Dr. Edgar A.G. Shaw became best known for his research in understanding the acoustics of the external ear. It was he who scanned the sound field in human ears using a tiny probe microphone with sounds arriving from different angles, and plotted the details of what we now call HRTFs. This is all documented in Journal of the Acoustical Society of America papers, and Dr. Shaw received the Raleigh Medal Award for his work. The cues for sounds arriving from above are associated with directionally sensitive resonances in the external ear in the frequency range of about 7 - 12 kHz. They can be very different for different people because our ears are all physically different. Taking an average of many ears though, one finds a general trend indicating that as a sound source is elevated on the median plane (directly forward in this case) there is an increase in sound level reaching the eardrum at frequencies around 7-8 kHz. There is another directionally sensitive resonance in the external ear around 12 kHz, but it is much less predictable because as frequencies get higher smaller physical differences between pinna result in greater response variations between individuals.

Dr. Shaw estimated that the dominant height cue could be modeled by a resonance centered at 7.5 kHz with a Q of about 3. A level increase of about 10dB would correspond to an elevation of about 45 degrees. To put this into perspective, this work was done in 1972, 42 years ago, so none of this is breaking news. A very perceptive final comment was “For this to work without special attention to the idiosyncrasies of the subject [the listener] it would probably be necessary to use a broadband source (e.g. white noise, clicks, etc.).” Clearly this phenomenon was well understood many years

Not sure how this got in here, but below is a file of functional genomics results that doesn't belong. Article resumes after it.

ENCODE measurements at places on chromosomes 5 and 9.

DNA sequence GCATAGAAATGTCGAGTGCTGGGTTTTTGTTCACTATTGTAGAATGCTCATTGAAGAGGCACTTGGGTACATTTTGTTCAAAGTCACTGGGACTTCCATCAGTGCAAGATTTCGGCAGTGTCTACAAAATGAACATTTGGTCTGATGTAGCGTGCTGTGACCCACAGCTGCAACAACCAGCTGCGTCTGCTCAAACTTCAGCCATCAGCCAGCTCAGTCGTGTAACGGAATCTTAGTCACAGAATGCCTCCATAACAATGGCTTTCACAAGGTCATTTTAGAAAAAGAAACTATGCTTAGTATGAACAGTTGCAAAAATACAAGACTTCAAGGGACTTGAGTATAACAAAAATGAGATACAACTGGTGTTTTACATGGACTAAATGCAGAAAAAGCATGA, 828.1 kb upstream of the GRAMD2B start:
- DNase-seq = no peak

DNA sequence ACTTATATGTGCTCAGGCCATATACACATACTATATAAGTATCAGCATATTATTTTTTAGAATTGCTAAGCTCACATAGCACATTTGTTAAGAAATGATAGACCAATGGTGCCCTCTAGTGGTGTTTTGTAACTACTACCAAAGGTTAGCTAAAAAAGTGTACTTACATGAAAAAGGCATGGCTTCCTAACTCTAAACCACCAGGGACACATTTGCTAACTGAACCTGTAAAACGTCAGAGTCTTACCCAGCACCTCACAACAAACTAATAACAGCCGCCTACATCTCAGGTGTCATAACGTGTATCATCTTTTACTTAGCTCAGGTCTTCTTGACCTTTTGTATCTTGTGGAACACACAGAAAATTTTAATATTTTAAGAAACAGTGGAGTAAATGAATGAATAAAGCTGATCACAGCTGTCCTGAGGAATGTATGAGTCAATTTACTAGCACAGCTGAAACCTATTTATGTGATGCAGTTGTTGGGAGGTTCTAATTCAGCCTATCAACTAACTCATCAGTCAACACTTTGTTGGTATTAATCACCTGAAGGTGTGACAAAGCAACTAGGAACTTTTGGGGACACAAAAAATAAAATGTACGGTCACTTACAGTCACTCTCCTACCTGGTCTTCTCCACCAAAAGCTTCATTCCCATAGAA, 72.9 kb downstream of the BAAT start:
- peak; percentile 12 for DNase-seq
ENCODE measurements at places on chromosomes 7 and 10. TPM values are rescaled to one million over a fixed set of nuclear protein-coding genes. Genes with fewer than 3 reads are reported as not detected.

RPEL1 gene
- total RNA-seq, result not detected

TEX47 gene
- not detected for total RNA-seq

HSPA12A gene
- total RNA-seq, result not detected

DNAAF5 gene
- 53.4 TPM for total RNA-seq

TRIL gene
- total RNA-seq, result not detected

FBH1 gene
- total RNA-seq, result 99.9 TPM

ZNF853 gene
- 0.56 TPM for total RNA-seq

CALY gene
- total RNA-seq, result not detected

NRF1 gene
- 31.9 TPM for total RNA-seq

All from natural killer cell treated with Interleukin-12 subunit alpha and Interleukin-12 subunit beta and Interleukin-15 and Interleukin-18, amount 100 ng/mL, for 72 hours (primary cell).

Conclusion
It seems very apparent that the deployment of a HRTF in a loudspeaker crossover is not only problematic but likely not necessary as well. While they are useful in applications like headphones, and sound bars, adding them to an actual discrete external sound source like a loudspeaker playing in a room, and specifically in this case, a Dolby Atmos Elevation speaker module, can in fact impact performance in a negative way. Moreover, this also unnecessarily drives up the complexity of the speaker’s crossover and thus its associated cost. The human ear already has the benefit of its own HRTF customized to each listener. Simply selecting a loudspeaker with narrow and controlled dispersion, along with careful placement relative to the seated area can create the illusion of elevated sound for a narrow listening area, though not as precisely or as consistently as having a discrete sound source located in the position of origination it was intended to mimic.